Richter Scale

Yes, There Will Be a Social Revolution in America

Is it time for an American Spring?

Credit: Steven Blandin/Shutterstock.com

Takeaways


  • As it comes to terms with being a post-racial society, the United States can finally reconnect to its true birth potential — being the most globalist society on earth.
  • The reason for the "no revolution" scenario was that economic benefits were always distributed fairly enough that there was no need to topple the established social order.
  • Tapping a standard-bearer who happens to be minority without publicly throwing the most vocal firebrands from the party won't change the GOP's image.
  • Immigrants are seeing a new morning in America — and it is definitely not Ronald Reagan's morning that they have in their sights.

What lies ahead in the United States, by force of demographics as well as due to a highly imbalanced income distribution at present, is a dynamic shift away from the country’s established political and economic power structure. That structure has been amazingly white and male-dominated to date.

In its place, we will see a multiracial society emerge that makes the most of its diversity. The social innovation lies in effecting that takeover of the country in a peaceful, non-bloody manner.

At a time when 93% of the growth in national income has been going to the richest 1% of Americans, according to economist Emmanuel Saez, and when average household incomes have been stagnant since 1988, it is clear that the economic balance sheet of U.S. society needs to be structured differently.

To be sure, that is the scenario which the Republican coalition, from Fox News to the Wall Street Journal’s editorial page, is ardently seeking to prevent.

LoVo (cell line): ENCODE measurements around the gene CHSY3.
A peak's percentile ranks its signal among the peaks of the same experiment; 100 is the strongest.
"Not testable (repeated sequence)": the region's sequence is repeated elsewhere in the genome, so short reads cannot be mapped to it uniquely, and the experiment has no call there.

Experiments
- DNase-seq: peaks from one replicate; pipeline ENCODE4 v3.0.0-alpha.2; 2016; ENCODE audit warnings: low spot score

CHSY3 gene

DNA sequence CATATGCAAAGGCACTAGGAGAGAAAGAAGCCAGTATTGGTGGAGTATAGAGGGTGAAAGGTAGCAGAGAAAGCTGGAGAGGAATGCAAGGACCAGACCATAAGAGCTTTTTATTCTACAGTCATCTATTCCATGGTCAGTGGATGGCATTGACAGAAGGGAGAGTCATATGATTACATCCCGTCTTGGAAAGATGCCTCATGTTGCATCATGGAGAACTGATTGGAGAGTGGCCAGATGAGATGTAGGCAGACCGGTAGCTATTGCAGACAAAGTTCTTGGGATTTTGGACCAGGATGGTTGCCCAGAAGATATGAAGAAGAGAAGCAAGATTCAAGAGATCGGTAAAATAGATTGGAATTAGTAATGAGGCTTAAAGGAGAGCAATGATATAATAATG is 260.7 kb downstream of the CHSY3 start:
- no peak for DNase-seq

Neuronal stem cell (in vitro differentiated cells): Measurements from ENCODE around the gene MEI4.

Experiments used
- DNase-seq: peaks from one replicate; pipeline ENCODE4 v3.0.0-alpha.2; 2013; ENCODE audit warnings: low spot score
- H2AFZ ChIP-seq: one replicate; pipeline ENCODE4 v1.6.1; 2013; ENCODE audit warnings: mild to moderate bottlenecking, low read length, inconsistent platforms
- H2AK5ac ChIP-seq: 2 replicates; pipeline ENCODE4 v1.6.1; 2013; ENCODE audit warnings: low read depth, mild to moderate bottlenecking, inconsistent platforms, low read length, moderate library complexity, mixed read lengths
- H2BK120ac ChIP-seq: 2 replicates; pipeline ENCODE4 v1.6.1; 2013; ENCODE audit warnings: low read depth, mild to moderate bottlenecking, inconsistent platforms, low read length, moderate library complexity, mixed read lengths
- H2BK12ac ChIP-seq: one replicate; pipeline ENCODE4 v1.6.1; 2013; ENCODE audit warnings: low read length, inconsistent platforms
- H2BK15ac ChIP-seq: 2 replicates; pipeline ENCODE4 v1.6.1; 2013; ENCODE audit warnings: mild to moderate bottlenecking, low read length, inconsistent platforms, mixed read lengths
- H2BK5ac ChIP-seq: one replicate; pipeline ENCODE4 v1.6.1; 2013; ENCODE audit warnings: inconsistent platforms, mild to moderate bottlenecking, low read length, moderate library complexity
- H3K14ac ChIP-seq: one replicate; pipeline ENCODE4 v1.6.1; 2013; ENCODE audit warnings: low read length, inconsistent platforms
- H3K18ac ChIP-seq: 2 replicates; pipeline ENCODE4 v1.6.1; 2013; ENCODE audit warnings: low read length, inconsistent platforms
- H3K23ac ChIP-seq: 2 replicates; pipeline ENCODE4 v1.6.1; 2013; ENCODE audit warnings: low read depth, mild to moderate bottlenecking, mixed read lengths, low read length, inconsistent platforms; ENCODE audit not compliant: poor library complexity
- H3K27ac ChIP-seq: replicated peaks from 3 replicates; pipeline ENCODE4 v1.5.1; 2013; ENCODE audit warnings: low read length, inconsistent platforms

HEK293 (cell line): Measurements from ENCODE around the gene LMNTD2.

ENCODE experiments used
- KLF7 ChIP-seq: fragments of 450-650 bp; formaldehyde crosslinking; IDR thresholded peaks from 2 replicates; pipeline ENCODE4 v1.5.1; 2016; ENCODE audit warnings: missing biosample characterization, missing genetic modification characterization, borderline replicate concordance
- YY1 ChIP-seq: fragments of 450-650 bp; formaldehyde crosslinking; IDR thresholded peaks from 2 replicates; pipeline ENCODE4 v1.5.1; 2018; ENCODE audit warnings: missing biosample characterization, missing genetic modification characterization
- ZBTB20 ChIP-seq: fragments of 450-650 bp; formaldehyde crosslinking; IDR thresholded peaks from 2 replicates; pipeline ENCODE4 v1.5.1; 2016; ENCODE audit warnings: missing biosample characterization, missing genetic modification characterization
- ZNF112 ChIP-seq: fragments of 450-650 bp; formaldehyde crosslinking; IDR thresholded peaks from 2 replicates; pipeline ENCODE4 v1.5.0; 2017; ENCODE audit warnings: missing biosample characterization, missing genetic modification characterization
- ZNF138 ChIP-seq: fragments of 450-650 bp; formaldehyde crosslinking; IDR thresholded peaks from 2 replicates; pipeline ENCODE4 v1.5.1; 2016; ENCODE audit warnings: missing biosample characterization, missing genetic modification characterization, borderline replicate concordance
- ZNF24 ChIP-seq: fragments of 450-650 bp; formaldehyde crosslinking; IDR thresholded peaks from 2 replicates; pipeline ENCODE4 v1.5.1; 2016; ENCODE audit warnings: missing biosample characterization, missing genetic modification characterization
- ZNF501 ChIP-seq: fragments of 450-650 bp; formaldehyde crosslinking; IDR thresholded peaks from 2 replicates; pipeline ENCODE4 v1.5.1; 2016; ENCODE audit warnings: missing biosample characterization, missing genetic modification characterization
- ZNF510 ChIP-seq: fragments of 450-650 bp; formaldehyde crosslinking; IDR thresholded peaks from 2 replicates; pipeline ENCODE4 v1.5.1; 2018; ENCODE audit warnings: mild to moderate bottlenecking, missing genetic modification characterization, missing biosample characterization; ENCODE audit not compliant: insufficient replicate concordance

However, no matter how desperate they may become, Republicans are fighting a rearguard battle. They can only seek to delay the inevitable. In that process, they are bound to become increasingly a party of true believers, mostly based in the American South and gated communities elsewhere.

But even that is not a sure thing. With shifting demographics, reliably Republican states such as Texas and Georgia could be in play for the Democrats in future presidential elections.

The Republicans’ main appeal is to the shrinking segments of the electorate. Nonwhite voters make up 28% of the U.S. electorate, and rising.

The Republicans are trying to comfort themselves with two different scenarios that they see as a way out of their predicament. The first is the Marco Rubio option, a messianic, quasi-Obama savior that will help them transcend ideological boundaries and tap deep into the minority voting pool.

The problem with that option is not just that it’s old hat (“Obama’s done that, we have been there as a nation”). It’s that a Rubio candidacy runs counter to the long-standing Republican criticism of Obama as a neophyte president with no executive experience and only a few years of service in the U.S. Senate. (Rubio has served in the U.S. Senate since January 2011.)